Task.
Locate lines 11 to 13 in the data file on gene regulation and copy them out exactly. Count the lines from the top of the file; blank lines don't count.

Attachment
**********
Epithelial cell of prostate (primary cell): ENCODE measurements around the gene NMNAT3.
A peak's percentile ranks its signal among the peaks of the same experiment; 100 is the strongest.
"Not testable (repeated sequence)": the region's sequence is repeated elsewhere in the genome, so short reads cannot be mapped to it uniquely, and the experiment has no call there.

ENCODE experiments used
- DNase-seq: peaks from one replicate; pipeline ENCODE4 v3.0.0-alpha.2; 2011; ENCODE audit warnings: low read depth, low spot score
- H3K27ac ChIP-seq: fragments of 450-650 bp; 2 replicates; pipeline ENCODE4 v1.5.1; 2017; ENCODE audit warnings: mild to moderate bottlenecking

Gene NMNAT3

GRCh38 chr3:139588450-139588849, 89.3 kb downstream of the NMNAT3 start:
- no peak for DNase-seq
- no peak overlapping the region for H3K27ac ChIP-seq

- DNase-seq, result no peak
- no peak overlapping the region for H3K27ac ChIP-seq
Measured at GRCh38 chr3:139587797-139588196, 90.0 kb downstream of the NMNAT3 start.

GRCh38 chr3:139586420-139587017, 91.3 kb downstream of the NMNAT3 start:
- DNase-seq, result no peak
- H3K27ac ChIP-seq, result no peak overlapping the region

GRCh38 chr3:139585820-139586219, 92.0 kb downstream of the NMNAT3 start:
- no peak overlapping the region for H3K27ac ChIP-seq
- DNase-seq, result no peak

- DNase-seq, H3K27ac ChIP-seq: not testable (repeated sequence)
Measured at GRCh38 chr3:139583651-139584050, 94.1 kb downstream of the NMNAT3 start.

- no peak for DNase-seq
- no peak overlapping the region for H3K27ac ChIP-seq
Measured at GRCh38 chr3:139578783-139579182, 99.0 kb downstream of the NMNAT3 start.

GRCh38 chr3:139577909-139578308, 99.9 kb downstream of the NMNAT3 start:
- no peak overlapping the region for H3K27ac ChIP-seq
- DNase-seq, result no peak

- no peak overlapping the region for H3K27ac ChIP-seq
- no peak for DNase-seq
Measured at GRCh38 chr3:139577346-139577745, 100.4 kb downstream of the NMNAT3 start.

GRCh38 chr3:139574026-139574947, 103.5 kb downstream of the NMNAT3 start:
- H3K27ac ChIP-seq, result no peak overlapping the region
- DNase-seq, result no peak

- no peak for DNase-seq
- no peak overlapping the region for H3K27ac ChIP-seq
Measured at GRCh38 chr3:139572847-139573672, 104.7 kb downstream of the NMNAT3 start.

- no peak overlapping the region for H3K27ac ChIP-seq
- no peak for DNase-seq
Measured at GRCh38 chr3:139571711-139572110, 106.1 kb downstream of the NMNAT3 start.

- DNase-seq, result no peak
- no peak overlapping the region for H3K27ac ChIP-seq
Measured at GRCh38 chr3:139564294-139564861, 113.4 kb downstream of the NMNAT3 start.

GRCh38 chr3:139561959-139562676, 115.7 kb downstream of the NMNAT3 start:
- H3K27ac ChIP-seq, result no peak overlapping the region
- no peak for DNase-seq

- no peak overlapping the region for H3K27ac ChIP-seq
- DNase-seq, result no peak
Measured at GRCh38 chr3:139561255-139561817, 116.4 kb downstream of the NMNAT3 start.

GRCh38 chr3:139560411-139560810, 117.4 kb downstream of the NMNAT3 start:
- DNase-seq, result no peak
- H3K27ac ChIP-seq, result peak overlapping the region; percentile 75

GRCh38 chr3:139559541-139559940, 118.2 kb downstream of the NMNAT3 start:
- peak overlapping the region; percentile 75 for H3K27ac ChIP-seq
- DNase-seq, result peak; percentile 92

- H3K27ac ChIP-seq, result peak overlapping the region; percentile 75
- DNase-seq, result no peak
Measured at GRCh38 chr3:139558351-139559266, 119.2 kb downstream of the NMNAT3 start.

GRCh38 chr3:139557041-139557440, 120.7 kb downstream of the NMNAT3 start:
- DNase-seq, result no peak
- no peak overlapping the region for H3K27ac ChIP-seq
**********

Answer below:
- DNase-seq, result no peak
- no peak overlapping the region for H3K27ac ChIP-seq
Measured at GRCh38 chr3:139587797-139588196, 90.0 kb downstream of the NMNAT3 start.